Foodservice Equipment Reports

New York Debates Ban On Foam Takeout Containers

After victories in his battles against tobacco, trans fats and soda, outgoing New York City Mayor Michael Bloomberg is waging one last battle with his city’s restaurant industry. His administration is pressuring the City Council to ban foam packaging, such as cups and takeout containers, from stores and restaurants.  

Last February, the mayor said that the containers, which are made from expanded polystyrene, are “virtually impossible to recycle.” Environmental groups long have complained that because the foam does not biodegrade, it fills landfills. A number of cities, including San Francisco and Seattle, already have banned the containers.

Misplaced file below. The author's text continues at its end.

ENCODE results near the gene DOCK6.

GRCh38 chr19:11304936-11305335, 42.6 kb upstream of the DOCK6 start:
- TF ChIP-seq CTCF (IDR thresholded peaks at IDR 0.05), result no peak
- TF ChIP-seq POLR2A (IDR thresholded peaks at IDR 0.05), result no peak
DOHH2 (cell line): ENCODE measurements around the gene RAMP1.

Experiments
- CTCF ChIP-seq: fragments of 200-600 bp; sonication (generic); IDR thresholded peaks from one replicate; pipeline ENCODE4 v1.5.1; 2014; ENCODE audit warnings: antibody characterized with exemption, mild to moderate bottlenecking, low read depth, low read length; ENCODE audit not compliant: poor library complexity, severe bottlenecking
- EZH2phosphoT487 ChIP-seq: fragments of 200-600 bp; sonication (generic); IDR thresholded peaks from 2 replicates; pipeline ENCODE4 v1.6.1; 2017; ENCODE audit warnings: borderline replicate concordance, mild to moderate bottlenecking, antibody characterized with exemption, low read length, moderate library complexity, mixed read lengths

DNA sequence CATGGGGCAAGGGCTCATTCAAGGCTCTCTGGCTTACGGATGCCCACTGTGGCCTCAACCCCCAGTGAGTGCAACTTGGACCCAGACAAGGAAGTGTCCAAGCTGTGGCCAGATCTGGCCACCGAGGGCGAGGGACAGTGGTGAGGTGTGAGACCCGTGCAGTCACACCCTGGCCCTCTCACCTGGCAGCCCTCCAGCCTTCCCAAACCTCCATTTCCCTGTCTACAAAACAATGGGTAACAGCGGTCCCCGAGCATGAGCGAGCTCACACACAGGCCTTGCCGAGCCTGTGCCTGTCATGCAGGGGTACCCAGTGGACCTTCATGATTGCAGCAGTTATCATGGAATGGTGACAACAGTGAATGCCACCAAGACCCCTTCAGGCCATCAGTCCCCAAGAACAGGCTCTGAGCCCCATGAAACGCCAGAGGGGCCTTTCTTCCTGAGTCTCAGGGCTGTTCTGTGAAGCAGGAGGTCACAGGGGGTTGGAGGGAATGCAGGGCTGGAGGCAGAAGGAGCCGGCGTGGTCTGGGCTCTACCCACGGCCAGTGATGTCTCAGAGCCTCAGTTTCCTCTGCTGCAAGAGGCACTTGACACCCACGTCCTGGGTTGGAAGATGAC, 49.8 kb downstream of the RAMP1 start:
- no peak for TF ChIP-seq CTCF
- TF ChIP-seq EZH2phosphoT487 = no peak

Much of the argument centers on whether food containers soiled with oil, grease, condiments and leftovers, known as “dirty foam,” can be recycled and whether there is a market interested in buying it. So-called “clean foam,” the packaging that comes wrapped around appliances, is easier to recycle. 

The proposed ban gives foam makers, such as Dart Container, a year to prove that soiled containers can be recycled. A vote is likely before the end of the year. Small foodservice operations grossing less than $500,000 a year and nonprofit organizations could apply for a waiver.
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